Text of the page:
This blog was written by Dr Akanksha Bapna, Senior Research Fellow, ODI and EdTech Hub.

Socioemotional Learning (SEL) encompasses a wide range of often unstructured skills, attitudes and competencies required by individuals to make informed decisions, solve problems, think critically and creatively, communicate effectively, build healthy relationships, empathise with others, and cope with and manage their lives in a healthy and productive manner. Building socioemotional competencies not only improves academic achievement and educational attainment, but has demonstrated strong correlations with personal satisfaction and growth, citizenship, and reduced risky behaviours like violence and drug use. Socioemotional competencies are a strong determinant of an individual’s future, and their capacity to lead a responsible and productive life in society.

The Covid-19 pandemic has led to a seismic shift in education – not only in its delivery but also its goals. Here we identify five opportunities emerging from the pandemic that can help bring socioemotional learning to the front and centre of learning goals. 

  1. Use the momentum of foundational skills to strengthen SEL: The pandemic has set back learning for millions of children across the globe. There is an urgent need to improve foundational learning and make up for learning losses due to school closures. Surveys have also highlighted the need to focus on SEL post-pandemic. Foundational skills are closely connected to SEL and support each other. The pandemic has provided an opportunity to highlight this connection between SEL and foundational skills and to emphasise that foundational learning goes beyond basic literacy and numeracy.
  2. Support teachers: The post-pandemic period has underscored the role of teachers as strong support systems and role models for students, particularly for those from vulnerable backgrounds. As part of the SEL webinar hosted by the EdTech Hub, it became evident that SEL is a large – and often unrecognised part of a teacher’s job. However, teacher classroom practices with respect to SEL are not well understood, documented or assessed, leading to lack of support for the teaching and learning of SEL; and feedback loops between the teacher and student are critical in enabling the effective teaching and learning of SEL. This is therefore an opportunity to rethink teacher professional development programmes to include support for the teaching and learning of SEL.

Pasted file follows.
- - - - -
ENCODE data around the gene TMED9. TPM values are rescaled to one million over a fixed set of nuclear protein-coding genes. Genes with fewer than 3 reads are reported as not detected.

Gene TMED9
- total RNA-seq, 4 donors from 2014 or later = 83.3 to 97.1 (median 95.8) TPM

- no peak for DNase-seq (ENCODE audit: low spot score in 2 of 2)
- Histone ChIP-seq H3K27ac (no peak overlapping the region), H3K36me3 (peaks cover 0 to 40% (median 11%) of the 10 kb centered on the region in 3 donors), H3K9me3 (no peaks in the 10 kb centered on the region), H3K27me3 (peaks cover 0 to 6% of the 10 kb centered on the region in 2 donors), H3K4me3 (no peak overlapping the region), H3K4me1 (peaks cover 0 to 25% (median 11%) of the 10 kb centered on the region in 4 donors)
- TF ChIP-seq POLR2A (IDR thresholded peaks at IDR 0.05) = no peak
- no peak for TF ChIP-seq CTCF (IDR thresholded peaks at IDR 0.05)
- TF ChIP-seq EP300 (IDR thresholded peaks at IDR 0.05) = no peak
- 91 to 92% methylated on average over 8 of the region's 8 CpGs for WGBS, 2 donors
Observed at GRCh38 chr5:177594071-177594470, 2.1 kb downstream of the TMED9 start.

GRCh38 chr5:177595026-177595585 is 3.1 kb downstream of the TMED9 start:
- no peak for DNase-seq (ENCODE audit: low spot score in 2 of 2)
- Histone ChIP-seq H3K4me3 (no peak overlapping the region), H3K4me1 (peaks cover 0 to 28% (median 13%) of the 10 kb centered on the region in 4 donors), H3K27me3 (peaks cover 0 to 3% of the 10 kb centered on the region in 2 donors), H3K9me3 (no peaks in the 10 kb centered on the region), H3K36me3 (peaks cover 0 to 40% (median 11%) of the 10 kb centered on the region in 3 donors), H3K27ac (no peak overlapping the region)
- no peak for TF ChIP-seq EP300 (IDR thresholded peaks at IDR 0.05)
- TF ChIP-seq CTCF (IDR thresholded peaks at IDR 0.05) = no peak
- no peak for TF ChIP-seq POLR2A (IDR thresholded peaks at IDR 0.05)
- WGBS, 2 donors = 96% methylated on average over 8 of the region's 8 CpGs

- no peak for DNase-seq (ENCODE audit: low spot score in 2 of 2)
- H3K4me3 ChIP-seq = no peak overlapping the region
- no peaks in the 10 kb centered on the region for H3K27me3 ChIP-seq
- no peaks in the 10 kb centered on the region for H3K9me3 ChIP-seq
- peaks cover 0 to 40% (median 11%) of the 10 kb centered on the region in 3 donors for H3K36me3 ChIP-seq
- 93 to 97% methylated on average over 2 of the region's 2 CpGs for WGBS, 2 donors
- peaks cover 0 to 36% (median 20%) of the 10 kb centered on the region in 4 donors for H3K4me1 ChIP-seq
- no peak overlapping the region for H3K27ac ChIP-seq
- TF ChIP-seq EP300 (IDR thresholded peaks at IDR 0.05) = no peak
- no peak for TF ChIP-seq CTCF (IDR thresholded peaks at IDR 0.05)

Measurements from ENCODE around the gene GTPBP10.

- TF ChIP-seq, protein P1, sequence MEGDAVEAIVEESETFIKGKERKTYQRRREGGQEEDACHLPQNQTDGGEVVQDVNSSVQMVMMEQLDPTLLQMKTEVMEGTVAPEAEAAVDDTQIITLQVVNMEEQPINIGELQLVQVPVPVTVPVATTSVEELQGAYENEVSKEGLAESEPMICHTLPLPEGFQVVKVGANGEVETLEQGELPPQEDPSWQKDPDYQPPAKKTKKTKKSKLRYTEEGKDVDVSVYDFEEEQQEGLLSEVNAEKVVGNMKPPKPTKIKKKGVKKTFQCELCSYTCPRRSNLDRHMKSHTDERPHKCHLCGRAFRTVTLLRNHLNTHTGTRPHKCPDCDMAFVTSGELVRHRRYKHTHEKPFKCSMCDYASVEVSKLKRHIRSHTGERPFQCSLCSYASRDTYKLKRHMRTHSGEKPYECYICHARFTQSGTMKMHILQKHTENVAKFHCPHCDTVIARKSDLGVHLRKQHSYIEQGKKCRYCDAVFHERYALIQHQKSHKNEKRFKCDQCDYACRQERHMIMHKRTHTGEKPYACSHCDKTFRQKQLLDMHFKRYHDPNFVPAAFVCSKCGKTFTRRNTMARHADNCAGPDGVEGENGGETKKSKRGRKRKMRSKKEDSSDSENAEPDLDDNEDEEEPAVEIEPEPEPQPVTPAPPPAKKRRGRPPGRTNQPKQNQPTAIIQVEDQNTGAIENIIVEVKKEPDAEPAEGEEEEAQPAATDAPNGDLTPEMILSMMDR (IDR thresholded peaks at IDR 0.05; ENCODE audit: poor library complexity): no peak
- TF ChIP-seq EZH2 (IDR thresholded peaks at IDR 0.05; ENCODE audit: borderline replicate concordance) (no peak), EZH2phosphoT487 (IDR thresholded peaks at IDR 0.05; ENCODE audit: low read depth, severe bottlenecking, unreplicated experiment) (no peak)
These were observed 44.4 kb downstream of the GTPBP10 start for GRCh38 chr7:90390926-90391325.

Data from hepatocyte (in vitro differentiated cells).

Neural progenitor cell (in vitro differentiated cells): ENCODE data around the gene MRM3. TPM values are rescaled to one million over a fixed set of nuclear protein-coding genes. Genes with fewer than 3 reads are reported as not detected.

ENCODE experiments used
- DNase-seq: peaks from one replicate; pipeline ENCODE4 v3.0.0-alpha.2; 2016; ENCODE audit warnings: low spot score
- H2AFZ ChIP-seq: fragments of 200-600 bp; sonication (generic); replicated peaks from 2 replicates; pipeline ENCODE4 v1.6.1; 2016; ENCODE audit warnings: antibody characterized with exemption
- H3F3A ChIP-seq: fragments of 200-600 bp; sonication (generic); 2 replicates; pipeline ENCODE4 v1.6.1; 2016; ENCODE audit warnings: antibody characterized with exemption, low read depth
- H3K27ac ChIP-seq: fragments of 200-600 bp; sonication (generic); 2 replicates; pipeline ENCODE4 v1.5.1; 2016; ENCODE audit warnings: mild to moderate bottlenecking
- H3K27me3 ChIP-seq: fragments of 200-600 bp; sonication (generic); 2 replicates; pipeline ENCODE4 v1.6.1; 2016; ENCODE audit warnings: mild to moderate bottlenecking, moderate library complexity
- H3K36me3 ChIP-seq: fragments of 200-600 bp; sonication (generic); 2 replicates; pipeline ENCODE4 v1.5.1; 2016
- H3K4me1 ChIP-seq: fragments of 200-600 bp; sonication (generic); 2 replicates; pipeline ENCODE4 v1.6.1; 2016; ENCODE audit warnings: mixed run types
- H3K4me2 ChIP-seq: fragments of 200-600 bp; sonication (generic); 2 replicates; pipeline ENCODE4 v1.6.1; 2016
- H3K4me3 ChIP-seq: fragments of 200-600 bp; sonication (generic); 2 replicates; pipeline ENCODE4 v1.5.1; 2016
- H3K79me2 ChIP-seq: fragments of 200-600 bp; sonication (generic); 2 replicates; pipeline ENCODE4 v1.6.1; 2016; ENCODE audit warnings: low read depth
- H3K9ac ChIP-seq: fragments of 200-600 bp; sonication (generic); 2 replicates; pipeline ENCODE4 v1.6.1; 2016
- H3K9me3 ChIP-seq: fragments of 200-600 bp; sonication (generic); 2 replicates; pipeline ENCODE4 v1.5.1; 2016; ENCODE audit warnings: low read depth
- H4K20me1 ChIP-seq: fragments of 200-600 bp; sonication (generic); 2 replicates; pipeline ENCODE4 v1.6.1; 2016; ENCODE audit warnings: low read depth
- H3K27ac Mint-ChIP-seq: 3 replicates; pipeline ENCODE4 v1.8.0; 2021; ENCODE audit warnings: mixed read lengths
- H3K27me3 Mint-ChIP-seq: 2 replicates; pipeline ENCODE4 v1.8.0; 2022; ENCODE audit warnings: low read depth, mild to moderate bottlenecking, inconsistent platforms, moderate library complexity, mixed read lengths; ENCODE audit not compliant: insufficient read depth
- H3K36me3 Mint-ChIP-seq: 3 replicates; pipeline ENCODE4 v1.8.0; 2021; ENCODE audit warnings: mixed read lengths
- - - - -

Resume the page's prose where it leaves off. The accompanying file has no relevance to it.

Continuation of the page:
3. Focus on Resilience: More than 168 million children have been impacted by school closures due to the Covid-19 pandemic and 1 billion are likely to be impacted by the climate crisis. The pandemic has led to losses in learning, not only of foundational skills, but has also led to a significant increase in mental distress. This is further compounded by conflict and the growing climate crisis. The post-pandemic time provides the opportunity to focus on a key SEL competency required to cope with this increased distress – resilience[i]. While children are intrinsically resilient, education systems also need to support them. Building resilient systems and resilient learners will be essential going forward.
  4. Focus on the most marginalised: Numerous studies have shown that the Covid-19 pandemic has impacted marginalised individuals the most. For example, girls have dropped out of school more than boys, children from low-income households have had disproportionately lower access to education, and have seen greater learning losses. At the same time, there is an increased demand for the learning of SEL competencies – with studies showing that girls for example, want to improve their communication and negotiation skills as well as improving interactions and relationships with peers and the community. Further, research has also consistently shown that learning gains for a number of interventions tend to be greater for students in lower quartiles (of socioeconomic status or learning levels). The greater impact on marginalised groups, the demand for learning and the potential for higher impact provides an opportunity to focus on SEL.
  5. Use technology to build and assess skills: The Covid-19 pandemic has inadvertently accelerated global digitisation and education is one of the sectors that has been impacted significantly. The potential of technology in bringing socioemotional learning to students is immense. The Girls’ Education Challenge highlights a number of interventions that have used technology to keep marginalised girls connected through the pandemic and support their wellbeing. The EdTech Hub also collaborated with HundrED to identify innovations operating at the intersection of SEL and technology. This report showed that there are a number of opportunities to use technology as a means to introduce SEL, as an end in and of itself (and teach SEL competencies as a spillover), as well as use technology for the assessment of SEL.

In summary, the post-pandemic era has provided a number of opportunities to bring SEL to the centre of the education discussion and make it central to foundational learning.


[i] Resilience is the process of adapting in the face of adversity, and programmes linked to resilience have shown a positive impact on mental health wellbeing.